LinkedIn is great for startups looking to cast a wide net in their talent search. Additionally, because LinkedIn is so popular, you have the ability to search for candidates that fit your specific qualifications. LinkedIn’s deep searchability, especially with LinkedIn Recruiter, means that your next hire could be one click away.
Pricing: free, but price varies for LinkedIn Recruiter and premium accounts.
AngelList: LinkedIn for Startups
Did I ever tell you how I found this job? It’s a good story. Scene: 3 weeks before college graduation, jobless and hoping not to be. Alas, hoping only gets you so far (like nowhere), so I took the initiative. I looked up every list I could find on the best startups in NYC (as much as I love Cali, according to my Tinder profile I’m NYC born and raised.) That’s how I found Stacklist! Yet, Stacklist wasn’t the only company I found. I noticed I kept getting directed to a platform called AngelList. So I made a profile and checked it out.
In many ways, AngelList is similar to LinkedIn. You present your work experience prominently and in a familiar manner, you make connections, and people are recommended to you. You can add skills, education, and location. AngelList somewhat perfects upon LinkedIn in terms of personalization.
“AngelList is a powerful free tool. We got more than half of our employees from there. They provide very aware and cutting-edge applicants.”
AngelList can be a great tool for startups, because you are looking at a pool of talent that is self-selected to be interested and often experienced in the startup and tech space. AngelList was built to be a central networking facility for the startup community. Further, candidates who make AngelList profiles are showing that they have savvy about the startup space.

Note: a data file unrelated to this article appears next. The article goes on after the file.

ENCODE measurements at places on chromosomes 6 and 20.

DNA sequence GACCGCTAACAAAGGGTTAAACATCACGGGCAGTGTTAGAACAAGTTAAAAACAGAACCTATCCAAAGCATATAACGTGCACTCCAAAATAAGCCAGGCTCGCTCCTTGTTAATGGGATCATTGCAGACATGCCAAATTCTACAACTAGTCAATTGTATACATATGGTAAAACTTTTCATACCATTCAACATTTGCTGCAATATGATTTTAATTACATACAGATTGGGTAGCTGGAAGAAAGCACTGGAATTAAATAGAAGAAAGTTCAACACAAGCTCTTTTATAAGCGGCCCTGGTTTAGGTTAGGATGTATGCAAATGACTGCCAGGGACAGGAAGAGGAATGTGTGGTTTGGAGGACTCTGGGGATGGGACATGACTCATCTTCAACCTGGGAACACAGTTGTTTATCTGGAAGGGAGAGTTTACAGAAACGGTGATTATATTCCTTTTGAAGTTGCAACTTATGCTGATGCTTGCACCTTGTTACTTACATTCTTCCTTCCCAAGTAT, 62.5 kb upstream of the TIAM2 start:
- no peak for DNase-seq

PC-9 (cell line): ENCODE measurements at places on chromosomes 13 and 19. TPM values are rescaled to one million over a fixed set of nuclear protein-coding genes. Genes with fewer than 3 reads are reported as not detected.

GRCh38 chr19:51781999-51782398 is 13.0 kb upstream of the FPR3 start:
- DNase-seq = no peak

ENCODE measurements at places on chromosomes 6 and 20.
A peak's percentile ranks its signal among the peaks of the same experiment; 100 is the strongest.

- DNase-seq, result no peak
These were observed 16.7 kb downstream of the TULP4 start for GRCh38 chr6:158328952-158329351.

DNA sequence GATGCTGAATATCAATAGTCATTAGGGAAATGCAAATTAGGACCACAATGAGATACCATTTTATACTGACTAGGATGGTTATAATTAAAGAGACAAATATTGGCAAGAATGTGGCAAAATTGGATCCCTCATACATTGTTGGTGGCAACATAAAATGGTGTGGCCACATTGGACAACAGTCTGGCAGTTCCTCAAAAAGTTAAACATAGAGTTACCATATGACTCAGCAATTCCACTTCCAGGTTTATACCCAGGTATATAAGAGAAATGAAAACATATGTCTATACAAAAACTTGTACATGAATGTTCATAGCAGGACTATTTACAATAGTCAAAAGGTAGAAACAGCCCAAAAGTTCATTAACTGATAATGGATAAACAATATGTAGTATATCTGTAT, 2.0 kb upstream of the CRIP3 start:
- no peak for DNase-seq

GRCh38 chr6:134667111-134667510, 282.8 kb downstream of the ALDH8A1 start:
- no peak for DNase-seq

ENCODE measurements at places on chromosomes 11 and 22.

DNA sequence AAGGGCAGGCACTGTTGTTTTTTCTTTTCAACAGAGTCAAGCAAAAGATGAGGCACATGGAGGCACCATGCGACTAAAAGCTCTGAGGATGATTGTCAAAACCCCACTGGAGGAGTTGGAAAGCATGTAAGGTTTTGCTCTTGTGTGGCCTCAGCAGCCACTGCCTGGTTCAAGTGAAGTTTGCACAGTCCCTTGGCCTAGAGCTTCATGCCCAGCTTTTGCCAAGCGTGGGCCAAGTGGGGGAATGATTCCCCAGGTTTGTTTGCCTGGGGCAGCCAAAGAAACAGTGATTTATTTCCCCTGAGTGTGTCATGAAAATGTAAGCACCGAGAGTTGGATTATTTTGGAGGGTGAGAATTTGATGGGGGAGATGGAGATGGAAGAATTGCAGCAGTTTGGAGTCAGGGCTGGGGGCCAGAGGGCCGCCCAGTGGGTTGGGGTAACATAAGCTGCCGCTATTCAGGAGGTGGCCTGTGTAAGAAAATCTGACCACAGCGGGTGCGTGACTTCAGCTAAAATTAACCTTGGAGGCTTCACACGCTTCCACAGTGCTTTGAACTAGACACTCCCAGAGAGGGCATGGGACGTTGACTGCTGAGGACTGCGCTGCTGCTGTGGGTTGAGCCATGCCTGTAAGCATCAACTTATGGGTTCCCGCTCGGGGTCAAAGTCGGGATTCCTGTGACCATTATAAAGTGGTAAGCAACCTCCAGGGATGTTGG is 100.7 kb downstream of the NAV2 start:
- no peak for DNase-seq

AngelList has this great feature where you can briefly give a description of yourself; it’s your pitch. Unlike your LinkedIn or Facebook profiles where fields are fixed and the framework is rigid, your page has to speak for itself, on AngelList you do the selling and positioning. (Side note: any comments you may have on how to improve my profiles please send to [email protected]). This is again echoed in the achievements section, where you’re asked to state your greatest work related achievement. This allows recruiters to get a better, fuller sense for potential applicants. The achievement features gives you a quick glance and summation of the most important qualities that each candidate has, so you can figure out quicker if they are a better fit for your company
Critiques of AngelList
None. Founder reviews for AngelList were overwhelmingly positive. Overall, founders found that AngelList was one the of the most successful tools for hiring within the startup community, with many qualified candidates.
AngelList is a great tool if for candidates who want to break into the startup space or for startups who are hiring in the startup world. Being geared specifically towards startups creates a self-selecting community that’s a lot less general than LinkedIn.
Twitter: Do You Matter?